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A trio of researchers from the CSIC Universitat de València and Universitat de Barcelona have used data from the Antarctica IceCube detector to measure the mass of the earth. In his paper published in the journal Nature Physics Andrea Donini, Sergio Palomares-Ruiz and Jordi Salvado describe using data describing neutrins passing through the earth to learn more about the interior of the planet. Véronique Van Elewyck with Paris Diderot University has written a News and Views piece about the work done by the team in the same journal edition.
Currently, scientists use calculations based on gravity pressures and readings from seismic detectors to measure the earth’s mass and its density. In this new effort, the researchers have taken a different approach, looking at the number of neutrins that penetrate the planet.
The IceCube Neutrino Observatory was founded in 2005. It consists of thousands of sensors underneath the ice to detect neutrins that have crossed the ground. Neutrins are weakly interacting particles. Those passing through the earth are known as atmospheric neutrins, as they stem from collisions between cosmic rays and the earth’s atmosphere. In this new effort, researchers used data from IceCube from 201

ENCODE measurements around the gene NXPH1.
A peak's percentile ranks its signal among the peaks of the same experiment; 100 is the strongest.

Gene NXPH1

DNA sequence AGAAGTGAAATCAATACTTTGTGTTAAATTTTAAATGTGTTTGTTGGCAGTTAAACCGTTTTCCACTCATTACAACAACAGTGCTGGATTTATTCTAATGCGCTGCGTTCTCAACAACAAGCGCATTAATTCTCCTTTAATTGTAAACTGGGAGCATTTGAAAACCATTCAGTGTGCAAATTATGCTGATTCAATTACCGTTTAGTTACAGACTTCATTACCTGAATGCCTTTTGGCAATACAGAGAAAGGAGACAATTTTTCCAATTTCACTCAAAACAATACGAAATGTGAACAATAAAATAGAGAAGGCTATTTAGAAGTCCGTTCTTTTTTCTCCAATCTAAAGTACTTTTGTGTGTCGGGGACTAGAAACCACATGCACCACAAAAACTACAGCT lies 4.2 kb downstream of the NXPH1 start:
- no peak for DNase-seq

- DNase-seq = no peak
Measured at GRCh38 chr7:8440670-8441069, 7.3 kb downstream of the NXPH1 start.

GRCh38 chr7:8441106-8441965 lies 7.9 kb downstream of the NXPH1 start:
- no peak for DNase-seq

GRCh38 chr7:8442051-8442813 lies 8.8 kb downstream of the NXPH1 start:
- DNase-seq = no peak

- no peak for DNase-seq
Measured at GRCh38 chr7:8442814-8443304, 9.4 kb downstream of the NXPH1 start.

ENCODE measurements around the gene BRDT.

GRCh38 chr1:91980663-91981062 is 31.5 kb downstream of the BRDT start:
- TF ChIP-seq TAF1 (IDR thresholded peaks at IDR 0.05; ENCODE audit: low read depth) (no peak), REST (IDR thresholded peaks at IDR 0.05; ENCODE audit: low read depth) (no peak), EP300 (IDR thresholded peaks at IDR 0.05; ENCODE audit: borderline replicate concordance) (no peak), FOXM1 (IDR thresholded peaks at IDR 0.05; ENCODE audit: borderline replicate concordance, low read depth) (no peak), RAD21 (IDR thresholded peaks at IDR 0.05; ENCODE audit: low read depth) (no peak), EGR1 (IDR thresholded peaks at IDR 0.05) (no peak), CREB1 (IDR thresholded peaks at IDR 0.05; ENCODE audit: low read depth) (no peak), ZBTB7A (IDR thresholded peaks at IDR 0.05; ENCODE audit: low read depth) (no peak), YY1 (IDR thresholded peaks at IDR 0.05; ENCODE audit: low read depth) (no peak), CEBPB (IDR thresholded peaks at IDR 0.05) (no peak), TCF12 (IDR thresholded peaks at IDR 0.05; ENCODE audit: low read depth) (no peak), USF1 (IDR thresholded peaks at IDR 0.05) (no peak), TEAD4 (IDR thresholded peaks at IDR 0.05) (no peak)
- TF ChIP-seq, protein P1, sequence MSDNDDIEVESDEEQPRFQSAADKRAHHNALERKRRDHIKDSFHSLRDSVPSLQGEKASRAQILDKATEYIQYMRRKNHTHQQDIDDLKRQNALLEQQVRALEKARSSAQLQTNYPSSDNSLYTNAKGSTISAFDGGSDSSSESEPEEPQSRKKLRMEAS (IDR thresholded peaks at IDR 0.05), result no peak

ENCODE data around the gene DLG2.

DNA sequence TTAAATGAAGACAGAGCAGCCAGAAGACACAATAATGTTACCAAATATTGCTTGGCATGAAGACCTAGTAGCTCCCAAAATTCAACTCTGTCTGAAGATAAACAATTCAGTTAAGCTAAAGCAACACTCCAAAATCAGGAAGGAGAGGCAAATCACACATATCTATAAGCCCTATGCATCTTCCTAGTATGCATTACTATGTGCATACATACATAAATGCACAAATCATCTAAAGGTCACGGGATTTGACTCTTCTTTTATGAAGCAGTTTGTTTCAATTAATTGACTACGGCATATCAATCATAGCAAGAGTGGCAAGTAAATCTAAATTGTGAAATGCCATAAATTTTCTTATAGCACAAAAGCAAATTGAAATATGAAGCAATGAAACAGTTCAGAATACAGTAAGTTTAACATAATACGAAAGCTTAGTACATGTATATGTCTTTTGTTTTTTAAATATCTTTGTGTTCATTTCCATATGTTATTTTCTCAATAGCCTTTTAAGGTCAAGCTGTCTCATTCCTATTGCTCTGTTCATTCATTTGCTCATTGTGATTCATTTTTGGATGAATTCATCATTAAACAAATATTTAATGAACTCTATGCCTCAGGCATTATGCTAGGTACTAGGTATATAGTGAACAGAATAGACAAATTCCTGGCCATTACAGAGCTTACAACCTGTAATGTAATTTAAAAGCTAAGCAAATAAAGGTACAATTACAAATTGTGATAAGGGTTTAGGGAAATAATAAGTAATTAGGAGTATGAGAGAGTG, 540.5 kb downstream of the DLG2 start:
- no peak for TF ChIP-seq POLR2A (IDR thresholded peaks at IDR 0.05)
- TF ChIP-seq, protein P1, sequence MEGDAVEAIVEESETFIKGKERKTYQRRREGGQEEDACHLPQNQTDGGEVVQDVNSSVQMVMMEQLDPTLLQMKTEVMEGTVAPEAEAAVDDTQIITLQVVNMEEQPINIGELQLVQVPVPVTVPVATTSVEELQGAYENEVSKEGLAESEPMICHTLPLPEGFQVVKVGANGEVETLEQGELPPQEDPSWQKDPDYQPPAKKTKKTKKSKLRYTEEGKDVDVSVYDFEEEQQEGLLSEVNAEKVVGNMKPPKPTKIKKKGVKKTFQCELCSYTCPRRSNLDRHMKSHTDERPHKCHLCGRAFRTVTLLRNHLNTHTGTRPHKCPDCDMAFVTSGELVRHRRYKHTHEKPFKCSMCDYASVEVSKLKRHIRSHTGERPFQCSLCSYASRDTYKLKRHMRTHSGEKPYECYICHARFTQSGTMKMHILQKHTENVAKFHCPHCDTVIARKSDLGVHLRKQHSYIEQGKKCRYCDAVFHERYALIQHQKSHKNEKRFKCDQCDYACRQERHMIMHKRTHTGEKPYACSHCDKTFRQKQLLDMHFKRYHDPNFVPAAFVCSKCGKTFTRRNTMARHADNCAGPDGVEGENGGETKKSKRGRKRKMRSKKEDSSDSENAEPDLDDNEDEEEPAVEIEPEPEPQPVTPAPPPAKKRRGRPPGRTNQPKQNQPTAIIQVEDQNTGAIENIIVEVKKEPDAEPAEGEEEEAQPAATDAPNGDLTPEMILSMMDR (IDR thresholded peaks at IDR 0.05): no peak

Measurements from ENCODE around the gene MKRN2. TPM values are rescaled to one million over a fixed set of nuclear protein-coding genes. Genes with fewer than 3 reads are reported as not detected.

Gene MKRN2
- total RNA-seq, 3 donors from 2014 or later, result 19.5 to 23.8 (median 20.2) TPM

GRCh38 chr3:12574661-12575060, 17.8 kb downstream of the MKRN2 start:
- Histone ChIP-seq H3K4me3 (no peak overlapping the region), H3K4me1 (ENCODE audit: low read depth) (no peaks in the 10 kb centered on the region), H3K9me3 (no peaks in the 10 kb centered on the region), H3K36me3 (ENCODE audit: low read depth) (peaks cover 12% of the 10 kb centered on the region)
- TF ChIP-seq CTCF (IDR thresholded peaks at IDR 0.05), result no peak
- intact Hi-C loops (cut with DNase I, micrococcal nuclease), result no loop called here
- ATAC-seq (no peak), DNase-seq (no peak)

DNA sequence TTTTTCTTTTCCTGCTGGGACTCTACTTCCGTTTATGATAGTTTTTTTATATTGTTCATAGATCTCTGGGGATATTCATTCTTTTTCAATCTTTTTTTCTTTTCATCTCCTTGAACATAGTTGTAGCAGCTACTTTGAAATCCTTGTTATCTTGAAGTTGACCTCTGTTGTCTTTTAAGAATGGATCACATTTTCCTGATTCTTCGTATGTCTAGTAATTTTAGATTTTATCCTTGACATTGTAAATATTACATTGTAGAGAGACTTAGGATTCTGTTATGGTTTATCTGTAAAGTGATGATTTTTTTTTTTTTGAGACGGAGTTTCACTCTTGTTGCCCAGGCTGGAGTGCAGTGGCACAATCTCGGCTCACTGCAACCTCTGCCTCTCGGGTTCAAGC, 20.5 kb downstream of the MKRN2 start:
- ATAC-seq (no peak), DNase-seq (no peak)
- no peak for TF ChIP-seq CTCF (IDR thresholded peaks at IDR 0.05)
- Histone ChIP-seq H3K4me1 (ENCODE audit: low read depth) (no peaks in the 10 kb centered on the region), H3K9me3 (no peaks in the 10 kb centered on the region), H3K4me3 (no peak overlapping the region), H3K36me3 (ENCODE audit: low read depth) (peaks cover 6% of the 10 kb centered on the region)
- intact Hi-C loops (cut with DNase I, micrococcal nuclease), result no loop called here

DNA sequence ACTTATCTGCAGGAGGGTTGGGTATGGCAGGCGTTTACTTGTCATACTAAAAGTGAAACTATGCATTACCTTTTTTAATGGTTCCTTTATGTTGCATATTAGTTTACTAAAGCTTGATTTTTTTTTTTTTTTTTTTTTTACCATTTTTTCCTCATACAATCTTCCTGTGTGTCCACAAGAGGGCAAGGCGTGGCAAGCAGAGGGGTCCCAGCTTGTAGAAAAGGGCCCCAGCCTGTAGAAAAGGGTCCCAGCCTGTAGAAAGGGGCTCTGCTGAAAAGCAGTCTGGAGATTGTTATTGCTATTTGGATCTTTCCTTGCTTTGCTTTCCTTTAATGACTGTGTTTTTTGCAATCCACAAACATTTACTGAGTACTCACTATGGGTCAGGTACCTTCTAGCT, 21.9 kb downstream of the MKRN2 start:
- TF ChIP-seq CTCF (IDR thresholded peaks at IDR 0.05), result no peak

1 to 2012. It was not published publicly until 2016. IceCube detects low energy neutrinoins and high energy neutrines can not make it all the way through the planet.
To calculate the mass of the earth, scientists were measured how much of the neutrino current produced by atmospheric collisions made it through the planet. To calculate the density of the Earth’s layers, they calculated how many neutrinoes could come through the planet at different angles to IceCube.
The researchers report that their findings are consistent with measurements of the planet taken with traditional methods. But they also note that when the years go by and IceCube collects more data, measurements of the planet using neutrinos will be more accurate. Van Elewyck suggests that when other neutrino sensing stations are established elsewhere, it should be possible to conduct a full three-dimensional analysis of the planet that offers information that is not available otherwise.
Possible explanation for the excess of electronutrins detected by the IceCube Neutrino Observatory
Andrea Donini et al. Neutrino Tomography of Earth, Nature Physics (2018). DOI: 10,1038 / s41567-018-0319-1